mTOR inhibition did not affect the FLS production or activity of MMP-1, MMP-2, MMP-3 or MMP-13. However, mTOR inhibition interfered with FLS actin cytoskeleton reorganization, reduced levels of phospho-FAK and prevented the polarized formation of lamellipodia, which are processes central to cell mobility and invasion. Therefore, the inhibition of these cellular processes interfered with the ability of FLS to move and invade in a coordinated and directional manner. Our results also suggest that mTOR regulates the phosphorylation of FAK. This is the first time that mTOR has been implicated in the regulation of these cellular processes in FLS.
Lamellipodia are sheet-like protrusions at the cell front and are composed of mesh and bundles of actin filaments that mediate cell protrusion and migration, and cancer cell invasion (36,37). Lamellipodia formation requires the expression of FAK (38,39), and FAK deletion prevents the polarized formation of lamellipodia (39). FAK, and most importantly phospho-FAK, are upregulated in migrating and invading cells, and tend to transiently colocalize with the lamellipodia protrusions (38,39). These reported findings are in agreement with our observations of rapamycin-induced reduction in levels of total and phospho-FAK, and those correlated with prevention of the polarized formation of lamellipodia and reduced FLS invasion.
The discovery of a role for mTOR in the regulation of FLS invasion suggests a novel target pathway in which available mTOR inhibitors could become new therapies aimed at reducing FLS invasion and preventing and/or reducing joint erosion and damage in RA. Interestingly, rapamycin was shown to reduce pannus formation, and to reduce cartilage erosion and joint damage in adjuvant-induced arthritis in rats (40) through mechanisms that were as yet unknown. In addition, everolimus, another mTOR-specific inhibitor, significantly reduced disease activity (based on ACR20) in a short 12-week, double-blind and placebo-controlled study in RA patients (41). A recent study also demonstrated that FLS from arthritic joints can spread disease to unaffected joints and there invade and erode cartilage (42). To reach another joint the FLS has to move from its location in the synovial tissue to the lumen of a capillary or venule, a process that requires a functional actin cytoskeleton for cell motility and likely invasion through the basement membrane. Therefore, our results provide a mechanism to explain the arthritis-ameliorating and joint-protecting effects of mTOR inhibitors, in which these drugs prevent FLS from reorganizing their actin cytoskeleton and from invading and destroying cartilage and bone, and potentially from spreading disease from one joint to another.
In conclusion, we have demonstrated a new role for mTOR in FLS invasion via the regulation of FAK and the formation of lamellipodia. These observations provide a cellular and molecular explanation for the joint architecture-protecting effects of mTOR inhibitors in rodents, and for the recently reported significant clinical disease amelioration in RA. mTOR antagonists may become important therapeutic agents with joint-protecting properties in RA, and perhaps in other erosive arthropathies as well. Our observations also validate the importance of the study of FLS invasion in vitro and microarray analysis of FLS for the discovery of new treatments for RA. Furthermore, we demonstrated that studying phenotypes relevant to RA in rodent models of arthritis can facilitate the discovery of new and relevant processes and new targets for therapy.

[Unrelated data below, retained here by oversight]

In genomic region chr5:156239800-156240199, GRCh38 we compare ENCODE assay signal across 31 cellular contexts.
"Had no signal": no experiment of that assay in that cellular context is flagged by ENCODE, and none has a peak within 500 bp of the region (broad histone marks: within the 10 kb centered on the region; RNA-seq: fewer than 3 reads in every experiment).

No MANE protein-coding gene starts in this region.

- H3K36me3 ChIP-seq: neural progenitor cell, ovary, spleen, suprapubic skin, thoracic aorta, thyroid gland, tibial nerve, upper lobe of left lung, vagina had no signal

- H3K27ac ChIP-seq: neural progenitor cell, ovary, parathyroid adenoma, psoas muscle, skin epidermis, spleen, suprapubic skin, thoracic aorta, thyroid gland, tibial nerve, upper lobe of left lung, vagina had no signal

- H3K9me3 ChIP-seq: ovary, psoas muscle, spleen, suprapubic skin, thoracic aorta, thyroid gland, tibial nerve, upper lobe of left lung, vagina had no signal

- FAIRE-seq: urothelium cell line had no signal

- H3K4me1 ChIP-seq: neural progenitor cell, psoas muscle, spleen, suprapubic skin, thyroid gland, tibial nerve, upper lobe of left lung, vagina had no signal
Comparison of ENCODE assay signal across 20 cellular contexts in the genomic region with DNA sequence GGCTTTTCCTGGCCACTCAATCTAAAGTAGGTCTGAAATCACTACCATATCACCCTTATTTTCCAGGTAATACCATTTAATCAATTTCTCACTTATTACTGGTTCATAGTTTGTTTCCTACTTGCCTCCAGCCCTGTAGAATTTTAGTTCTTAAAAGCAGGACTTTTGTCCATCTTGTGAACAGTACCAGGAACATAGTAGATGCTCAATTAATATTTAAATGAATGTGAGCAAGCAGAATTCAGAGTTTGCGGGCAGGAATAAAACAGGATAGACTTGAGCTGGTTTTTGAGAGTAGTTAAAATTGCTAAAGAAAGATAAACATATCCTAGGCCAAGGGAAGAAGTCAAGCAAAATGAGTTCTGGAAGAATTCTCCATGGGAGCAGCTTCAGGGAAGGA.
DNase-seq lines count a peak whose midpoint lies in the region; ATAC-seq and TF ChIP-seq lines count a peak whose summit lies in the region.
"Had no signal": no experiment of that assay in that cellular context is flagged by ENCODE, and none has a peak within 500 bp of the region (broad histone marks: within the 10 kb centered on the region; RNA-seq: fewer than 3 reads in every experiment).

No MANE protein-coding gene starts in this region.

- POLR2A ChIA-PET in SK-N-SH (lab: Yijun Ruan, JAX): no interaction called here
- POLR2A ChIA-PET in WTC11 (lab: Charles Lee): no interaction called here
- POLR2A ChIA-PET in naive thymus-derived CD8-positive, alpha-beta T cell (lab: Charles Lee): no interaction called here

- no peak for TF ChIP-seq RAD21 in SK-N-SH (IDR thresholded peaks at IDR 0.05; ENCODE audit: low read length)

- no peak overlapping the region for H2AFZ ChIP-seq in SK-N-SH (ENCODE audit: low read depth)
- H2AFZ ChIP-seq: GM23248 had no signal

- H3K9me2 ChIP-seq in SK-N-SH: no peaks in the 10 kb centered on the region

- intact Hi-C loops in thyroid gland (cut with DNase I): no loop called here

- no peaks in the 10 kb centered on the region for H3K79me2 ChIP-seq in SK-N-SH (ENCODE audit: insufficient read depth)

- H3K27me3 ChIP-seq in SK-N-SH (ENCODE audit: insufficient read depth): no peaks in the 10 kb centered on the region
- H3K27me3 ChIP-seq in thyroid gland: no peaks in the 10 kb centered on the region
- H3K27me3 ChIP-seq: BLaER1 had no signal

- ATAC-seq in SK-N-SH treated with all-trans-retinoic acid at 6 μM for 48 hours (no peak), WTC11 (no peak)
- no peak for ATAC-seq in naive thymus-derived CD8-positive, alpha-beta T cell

The authors declare that they have no competing interests as defined by Molecular Medicine, or other interests that might be perceived to influence the results and discussion reported in this paper.
Gregersen PK, Plenge RM, Gulko PS. (2006) Genetics of Rheumatoid Arthritis. In: Rheumatoid Arthritis. Firestein G, Panayi G, Wollheim FA (eds.). Oxford University Press, New York, pp. 3–14.
Gulko PS, Winchester RJ. (2001) Rheumatoid Arthritis. In: Samter’s Immunologic Diseases. Austen KF, Frank MM, Atkinson JP, Cantor H (eds.). Lippincott, Williams & Wilkins, Baltimore, pp. 427–63.
Okada Y, et al. (1990) Matrix metalloproteinase 2 from human rheumatoid synovial fibroblasts: purification and activation of the precursor and enzymic properties. Eur. Biochem. 194:721–30.
Hanemaaijer R, et al. (1997) Matrix metalloproteinase-8 is expressed in rheumatoid synovial fibroblasts and endothelial cells: regulation by tumor necrosis factor-alpha and doxycycline. J. Biol. Chem. 272:31504–9.
Muller-Ladner U, et al. (1996) Synovial fibroblasts of patients with rheumatoid arthritis attach to and invade normal human cartilage when engrafted into SCID mice. Am. J. Pathol. 149:1607–15.
Tolboom TC, et al. (2005) Invasiveness of fibroblast-like synoviocytes is an individual patient characteristic associated with the rate of joint destruction in patients with rheumatoid arthritis. Arthritis Rheum. 52:1999–2002.
Brenner M, et al. (2005) The non-MHC quantitative trait locus Cia5 contains three major arthritis genes that differentially regulate disease severity, pannus formation, and joint damage in collagen-and pristane-induced arthritis. J. Immunol. 174:7894–903.
Laragione T, Brenner M, Mello A, Symons M, Gulko PS. (2008) The arthritis severity locus Cia5d is a novel genetic regulator of the invasive properties of synovial fibroblasts Arthritis Rheum. 58:2296–306.
Laragione T, Brenner M, Li W, Gulko PS. (2008) Cia5d regulates a new fibroblast-like synoviocyte invasion-associated gene expression signature. Arthritis Res. Ther. 10: R92.
Zipin-Roitman A, et al. (2007) CXCL10 promotes invasion-related properties in human colorectal carcinoma cells. Cancer Res. 67:3396–405.
Alami J, Williams BR, Yeger H. (2003) Derivation and characterization of a Wilms’ tumour cell line, WiT 49. Int. J. Cancer. 107:365–74.